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How Music Training Impacts Brain Function

  |   Charlotte Mason Mondays, Curriculum, Music Study, Teaching - all grades, Teaching Elementary School, Teaching High School, Teaching Middle School   |   4 Comments

how music study impacts brain function

Squeezing in the ‘fun stuff,’ like art and music study, can be a daunting task, but it may be more important to our children than we think!

In fact, scientists are increasingly telling us  that it behooves us to consider music training as a vital component of education. Many studies have actually shown that children’s brains are impacted by music – by listening to and learning about music, by vocal training, singing in a choir, or by learning to play a musical instrument.

Although formal studies of the effects of music study and training are still fairly new to the scientific community, it looks like there are some definite benefits to music study and training.  And – it not only impacts a child as he is learning and practicing it, but appears to have lifelong implications.

For example, earlier musical training has shown to offset age-related difficulty one normally has processing sounds. You haven’t experienced that yet?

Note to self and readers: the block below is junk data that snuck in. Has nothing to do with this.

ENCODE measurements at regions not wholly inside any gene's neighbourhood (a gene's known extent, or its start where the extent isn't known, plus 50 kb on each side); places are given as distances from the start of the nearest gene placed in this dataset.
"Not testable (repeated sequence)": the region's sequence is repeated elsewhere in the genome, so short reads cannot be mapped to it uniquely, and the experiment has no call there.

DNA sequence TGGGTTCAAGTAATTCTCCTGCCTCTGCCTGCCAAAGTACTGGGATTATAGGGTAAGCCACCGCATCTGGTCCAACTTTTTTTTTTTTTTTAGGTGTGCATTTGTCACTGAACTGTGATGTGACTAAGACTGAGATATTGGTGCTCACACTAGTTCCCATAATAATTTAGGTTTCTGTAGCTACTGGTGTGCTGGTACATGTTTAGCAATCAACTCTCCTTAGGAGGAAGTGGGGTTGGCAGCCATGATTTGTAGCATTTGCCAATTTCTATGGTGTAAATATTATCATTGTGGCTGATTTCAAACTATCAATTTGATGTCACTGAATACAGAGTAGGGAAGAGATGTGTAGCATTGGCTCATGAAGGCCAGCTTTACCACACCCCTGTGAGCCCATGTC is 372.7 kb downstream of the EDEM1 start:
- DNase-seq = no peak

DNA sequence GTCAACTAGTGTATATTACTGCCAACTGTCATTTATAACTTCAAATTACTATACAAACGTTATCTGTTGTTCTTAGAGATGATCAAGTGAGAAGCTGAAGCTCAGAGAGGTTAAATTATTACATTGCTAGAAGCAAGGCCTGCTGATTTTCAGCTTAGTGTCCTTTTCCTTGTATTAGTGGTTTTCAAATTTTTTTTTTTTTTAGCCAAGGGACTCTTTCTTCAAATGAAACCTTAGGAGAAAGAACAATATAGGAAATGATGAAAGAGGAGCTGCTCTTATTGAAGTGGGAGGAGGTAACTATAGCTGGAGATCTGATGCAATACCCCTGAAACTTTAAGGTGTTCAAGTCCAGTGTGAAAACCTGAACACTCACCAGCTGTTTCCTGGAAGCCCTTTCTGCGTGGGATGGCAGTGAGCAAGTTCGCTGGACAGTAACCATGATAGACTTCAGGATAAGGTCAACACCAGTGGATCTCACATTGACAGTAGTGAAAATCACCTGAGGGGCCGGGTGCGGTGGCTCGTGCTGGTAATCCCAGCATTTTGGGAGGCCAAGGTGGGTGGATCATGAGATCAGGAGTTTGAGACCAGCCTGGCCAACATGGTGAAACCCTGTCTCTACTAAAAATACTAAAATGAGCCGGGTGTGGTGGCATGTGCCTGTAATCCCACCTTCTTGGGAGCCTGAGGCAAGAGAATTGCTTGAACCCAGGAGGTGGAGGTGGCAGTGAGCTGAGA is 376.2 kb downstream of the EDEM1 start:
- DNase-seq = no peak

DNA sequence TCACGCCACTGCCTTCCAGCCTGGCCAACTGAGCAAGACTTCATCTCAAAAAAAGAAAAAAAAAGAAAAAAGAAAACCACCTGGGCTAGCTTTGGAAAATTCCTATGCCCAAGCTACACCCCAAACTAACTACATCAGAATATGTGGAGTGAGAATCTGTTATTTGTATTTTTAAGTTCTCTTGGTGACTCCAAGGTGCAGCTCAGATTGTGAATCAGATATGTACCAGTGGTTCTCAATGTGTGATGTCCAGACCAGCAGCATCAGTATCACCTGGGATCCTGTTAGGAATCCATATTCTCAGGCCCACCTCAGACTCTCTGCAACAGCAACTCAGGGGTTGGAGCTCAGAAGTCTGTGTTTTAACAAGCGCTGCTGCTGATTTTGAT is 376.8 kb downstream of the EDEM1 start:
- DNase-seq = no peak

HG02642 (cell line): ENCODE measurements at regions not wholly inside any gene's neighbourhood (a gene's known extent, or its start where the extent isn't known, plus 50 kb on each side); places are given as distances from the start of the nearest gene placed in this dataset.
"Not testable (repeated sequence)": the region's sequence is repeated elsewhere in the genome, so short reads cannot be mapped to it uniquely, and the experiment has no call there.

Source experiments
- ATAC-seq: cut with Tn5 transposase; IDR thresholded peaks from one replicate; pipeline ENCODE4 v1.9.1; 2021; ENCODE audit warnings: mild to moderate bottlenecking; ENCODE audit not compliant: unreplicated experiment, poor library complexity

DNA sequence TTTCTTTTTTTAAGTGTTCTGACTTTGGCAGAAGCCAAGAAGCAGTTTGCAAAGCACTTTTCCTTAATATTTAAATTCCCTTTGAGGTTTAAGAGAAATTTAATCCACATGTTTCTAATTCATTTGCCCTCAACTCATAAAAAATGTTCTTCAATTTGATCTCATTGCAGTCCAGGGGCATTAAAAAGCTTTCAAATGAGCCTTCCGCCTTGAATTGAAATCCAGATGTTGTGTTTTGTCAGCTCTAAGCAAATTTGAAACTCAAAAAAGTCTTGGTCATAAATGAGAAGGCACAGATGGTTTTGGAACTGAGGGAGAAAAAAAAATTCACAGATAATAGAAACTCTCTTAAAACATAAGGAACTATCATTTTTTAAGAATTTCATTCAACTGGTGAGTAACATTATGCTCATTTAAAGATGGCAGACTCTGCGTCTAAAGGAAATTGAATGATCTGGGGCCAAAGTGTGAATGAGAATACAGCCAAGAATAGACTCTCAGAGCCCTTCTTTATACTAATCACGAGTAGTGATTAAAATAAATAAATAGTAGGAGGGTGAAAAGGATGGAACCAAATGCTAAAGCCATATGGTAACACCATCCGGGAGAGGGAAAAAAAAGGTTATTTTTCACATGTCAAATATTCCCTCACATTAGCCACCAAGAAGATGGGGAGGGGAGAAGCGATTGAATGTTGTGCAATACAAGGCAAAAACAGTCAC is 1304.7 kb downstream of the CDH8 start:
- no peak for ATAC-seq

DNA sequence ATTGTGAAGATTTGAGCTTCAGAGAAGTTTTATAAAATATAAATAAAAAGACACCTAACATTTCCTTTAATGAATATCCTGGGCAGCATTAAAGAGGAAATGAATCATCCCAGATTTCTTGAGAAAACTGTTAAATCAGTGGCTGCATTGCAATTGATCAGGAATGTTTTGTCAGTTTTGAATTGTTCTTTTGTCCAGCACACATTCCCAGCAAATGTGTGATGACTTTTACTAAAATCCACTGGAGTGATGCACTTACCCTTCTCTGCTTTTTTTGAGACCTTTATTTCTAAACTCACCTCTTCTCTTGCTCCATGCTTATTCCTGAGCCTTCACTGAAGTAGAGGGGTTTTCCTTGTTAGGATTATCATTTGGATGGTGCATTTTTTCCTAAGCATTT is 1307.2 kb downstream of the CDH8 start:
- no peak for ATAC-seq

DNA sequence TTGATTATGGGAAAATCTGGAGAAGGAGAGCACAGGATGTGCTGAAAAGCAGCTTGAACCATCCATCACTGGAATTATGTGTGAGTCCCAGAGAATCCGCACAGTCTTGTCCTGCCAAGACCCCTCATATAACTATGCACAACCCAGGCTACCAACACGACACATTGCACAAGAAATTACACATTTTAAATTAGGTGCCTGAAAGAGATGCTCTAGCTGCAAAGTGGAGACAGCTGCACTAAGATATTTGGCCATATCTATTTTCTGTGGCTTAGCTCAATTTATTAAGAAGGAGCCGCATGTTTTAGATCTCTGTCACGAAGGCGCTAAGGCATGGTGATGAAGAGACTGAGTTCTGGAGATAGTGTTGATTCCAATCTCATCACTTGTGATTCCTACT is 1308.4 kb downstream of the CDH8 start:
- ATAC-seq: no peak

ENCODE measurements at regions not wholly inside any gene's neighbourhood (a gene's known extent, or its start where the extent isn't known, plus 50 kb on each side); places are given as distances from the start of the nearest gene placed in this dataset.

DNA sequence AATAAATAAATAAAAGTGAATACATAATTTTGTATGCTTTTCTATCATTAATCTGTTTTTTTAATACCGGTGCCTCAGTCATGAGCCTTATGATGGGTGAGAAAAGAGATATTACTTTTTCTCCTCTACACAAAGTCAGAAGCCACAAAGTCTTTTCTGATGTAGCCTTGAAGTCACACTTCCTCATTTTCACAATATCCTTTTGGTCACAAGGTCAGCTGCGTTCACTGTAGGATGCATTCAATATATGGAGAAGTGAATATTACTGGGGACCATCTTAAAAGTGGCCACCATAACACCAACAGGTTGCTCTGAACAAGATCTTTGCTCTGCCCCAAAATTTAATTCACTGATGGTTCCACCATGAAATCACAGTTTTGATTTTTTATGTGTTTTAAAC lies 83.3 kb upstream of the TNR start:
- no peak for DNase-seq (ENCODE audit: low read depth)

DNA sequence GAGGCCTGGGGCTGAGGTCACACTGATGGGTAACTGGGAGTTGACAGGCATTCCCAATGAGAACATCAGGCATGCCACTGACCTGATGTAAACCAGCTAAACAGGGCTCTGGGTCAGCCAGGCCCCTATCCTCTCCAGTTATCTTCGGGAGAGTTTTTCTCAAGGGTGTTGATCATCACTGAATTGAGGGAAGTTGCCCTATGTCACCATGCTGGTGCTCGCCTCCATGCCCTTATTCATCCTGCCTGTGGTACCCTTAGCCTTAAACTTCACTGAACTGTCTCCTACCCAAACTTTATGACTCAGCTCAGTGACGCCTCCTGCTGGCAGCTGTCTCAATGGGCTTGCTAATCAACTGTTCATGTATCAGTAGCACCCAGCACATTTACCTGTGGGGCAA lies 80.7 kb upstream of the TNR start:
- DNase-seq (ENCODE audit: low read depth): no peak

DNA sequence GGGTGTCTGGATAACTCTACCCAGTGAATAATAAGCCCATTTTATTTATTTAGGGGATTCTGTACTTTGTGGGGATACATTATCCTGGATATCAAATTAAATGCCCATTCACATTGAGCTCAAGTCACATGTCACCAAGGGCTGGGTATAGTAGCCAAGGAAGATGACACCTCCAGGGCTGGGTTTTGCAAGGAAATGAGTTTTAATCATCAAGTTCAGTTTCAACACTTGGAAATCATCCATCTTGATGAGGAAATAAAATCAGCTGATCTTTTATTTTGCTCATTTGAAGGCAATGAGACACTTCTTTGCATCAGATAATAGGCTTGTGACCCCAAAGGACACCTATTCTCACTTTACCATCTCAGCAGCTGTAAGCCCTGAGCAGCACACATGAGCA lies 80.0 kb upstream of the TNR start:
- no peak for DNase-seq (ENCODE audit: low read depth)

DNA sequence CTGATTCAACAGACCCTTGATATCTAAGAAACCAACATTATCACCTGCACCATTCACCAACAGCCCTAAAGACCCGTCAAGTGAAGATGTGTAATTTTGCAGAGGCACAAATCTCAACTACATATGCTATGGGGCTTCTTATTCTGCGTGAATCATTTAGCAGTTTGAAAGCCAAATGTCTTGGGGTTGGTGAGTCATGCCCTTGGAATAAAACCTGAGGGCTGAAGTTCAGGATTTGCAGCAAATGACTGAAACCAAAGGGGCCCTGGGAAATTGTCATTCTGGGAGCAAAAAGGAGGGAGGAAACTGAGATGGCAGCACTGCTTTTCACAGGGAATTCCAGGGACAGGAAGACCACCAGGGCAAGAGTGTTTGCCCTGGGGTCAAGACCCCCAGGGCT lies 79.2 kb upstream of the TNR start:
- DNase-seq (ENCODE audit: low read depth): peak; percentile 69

You will.

If you happen to be looking back on your forties, perhaps you have noticed it is harder to carry on a conversation in a noisy environment  – to distinguish someone’s voice from the surrounding din.  Similarly, you may be able to hear someone talking to you, but not well enough to actually process what is said.

These are normal effects of aging on our hearing that can actually be negated by music training. How we actively experience sound over the course of our lives has a profound effect on how our nervous system functions, according to neuroscientist Nina Krause, professor at the Weinberg College of Arts and Sciences.*

How Does Music Training Help?

The term Mozart Effect was coined in 1993 when researchers observed that students tested as much as nine points higher on a spatial IQ test after listening to music by Mozart. Although the effects lasted only a short time, this fascinating study launched several others, though without definitive results.

Despite the fact that the jury is still out regarding music and spatial reasoning, other studies have linked music training with: